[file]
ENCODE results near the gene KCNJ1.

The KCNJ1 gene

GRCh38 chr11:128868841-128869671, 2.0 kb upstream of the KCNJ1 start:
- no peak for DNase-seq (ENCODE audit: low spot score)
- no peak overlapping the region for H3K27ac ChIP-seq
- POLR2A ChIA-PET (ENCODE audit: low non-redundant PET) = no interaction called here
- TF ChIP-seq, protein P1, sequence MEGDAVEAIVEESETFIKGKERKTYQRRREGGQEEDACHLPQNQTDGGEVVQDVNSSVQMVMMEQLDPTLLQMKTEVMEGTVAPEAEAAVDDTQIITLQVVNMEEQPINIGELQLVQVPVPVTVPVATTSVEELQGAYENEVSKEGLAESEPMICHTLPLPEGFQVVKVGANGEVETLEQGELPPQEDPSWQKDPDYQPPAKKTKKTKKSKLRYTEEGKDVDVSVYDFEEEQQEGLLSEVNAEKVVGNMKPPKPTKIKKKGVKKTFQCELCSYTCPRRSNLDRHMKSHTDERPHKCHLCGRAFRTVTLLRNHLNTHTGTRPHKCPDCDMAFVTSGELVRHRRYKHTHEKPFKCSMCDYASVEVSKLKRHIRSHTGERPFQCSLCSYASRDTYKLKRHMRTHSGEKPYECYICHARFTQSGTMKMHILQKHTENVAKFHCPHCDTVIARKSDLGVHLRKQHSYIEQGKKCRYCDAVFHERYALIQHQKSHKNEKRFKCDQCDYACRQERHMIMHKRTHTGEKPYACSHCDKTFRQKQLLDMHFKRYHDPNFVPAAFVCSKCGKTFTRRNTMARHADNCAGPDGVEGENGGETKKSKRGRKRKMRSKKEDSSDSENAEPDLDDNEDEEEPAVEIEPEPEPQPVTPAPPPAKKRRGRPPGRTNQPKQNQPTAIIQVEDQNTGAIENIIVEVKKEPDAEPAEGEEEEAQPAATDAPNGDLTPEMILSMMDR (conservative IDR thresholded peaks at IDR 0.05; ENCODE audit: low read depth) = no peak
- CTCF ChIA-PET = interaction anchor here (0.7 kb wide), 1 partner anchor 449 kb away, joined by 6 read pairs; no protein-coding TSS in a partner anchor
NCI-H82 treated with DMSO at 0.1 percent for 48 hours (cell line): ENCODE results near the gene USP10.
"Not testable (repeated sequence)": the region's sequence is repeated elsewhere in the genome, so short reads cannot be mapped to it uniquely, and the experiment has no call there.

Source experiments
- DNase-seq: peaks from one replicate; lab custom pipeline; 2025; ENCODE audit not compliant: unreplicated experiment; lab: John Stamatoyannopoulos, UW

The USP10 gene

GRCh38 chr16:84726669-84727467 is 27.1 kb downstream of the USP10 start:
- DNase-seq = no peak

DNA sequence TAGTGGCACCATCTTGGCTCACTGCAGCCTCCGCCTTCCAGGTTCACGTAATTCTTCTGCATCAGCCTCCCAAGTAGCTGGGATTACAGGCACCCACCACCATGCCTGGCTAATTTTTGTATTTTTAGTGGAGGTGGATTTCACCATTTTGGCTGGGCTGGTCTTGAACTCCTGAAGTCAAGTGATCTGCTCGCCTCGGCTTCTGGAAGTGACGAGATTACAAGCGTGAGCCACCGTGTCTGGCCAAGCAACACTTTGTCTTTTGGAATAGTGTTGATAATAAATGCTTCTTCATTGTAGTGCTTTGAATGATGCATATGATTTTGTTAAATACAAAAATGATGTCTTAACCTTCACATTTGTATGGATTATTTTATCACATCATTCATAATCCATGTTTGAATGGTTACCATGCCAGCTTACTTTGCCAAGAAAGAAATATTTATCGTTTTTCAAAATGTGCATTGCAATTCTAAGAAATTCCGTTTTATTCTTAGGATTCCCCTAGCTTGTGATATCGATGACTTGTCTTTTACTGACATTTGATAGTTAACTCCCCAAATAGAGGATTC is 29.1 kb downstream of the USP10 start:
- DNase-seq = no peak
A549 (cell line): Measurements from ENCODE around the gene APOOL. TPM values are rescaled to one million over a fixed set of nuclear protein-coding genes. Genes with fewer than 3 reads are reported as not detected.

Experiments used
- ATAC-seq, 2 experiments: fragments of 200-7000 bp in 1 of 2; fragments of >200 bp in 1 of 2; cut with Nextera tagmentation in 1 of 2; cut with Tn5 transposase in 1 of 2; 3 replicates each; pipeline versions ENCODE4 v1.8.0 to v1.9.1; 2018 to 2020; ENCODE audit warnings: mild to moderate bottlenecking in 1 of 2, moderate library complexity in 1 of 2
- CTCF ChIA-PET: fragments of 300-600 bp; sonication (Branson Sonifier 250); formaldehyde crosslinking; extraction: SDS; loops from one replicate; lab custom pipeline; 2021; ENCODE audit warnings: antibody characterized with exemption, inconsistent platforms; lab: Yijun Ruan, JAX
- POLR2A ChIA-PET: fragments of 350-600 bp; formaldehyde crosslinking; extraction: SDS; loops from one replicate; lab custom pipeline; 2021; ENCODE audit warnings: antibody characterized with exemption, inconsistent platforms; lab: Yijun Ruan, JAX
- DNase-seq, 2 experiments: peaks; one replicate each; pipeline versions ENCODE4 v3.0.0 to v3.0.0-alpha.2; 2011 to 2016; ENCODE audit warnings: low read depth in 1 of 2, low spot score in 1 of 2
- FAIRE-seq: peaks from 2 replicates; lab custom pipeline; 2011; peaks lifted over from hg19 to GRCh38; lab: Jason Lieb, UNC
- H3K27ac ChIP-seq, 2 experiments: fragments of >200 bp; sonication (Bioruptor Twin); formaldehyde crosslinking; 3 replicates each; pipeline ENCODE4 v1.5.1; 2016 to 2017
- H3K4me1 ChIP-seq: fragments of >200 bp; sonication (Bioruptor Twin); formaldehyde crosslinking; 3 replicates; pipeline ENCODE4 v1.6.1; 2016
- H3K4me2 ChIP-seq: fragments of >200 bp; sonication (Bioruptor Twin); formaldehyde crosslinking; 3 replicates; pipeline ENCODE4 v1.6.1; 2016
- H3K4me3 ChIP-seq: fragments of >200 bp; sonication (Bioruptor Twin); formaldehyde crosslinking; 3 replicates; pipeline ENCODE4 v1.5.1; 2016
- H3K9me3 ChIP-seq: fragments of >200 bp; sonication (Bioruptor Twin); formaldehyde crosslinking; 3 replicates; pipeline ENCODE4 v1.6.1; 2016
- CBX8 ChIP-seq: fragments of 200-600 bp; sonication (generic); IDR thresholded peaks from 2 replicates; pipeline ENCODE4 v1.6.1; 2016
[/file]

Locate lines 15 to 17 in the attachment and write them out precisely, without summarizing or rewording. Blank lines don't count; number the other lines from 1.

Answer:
- DNase-seq = no peak

DNA sequence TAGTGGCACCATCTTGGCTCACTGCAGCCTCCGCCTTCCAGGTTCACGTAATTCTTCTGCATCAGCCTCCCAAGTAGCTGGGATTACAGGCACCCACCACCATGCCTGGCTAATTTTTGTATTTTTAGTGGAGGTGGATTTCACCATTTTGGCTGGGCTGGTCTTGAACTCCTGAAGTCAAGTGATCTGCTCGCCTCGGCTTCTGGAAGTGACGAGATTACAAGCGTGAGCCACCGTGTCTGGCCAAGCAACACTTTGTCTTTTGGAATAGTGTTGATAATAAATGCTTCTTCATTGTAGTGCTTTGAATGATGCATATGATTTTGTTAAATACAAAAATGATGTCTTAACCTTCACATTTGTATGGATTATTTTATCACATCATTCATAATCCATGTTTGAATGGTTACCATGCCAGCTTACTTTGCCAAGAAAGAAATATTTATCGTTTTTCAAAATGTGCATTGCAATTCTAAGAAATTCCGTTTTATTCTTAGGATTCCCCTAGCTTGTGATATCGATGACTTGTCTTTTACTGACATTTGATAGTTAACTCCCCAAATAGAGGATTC is 29.1 kb downstream of the USP10 start:
- DNase-seq = no peak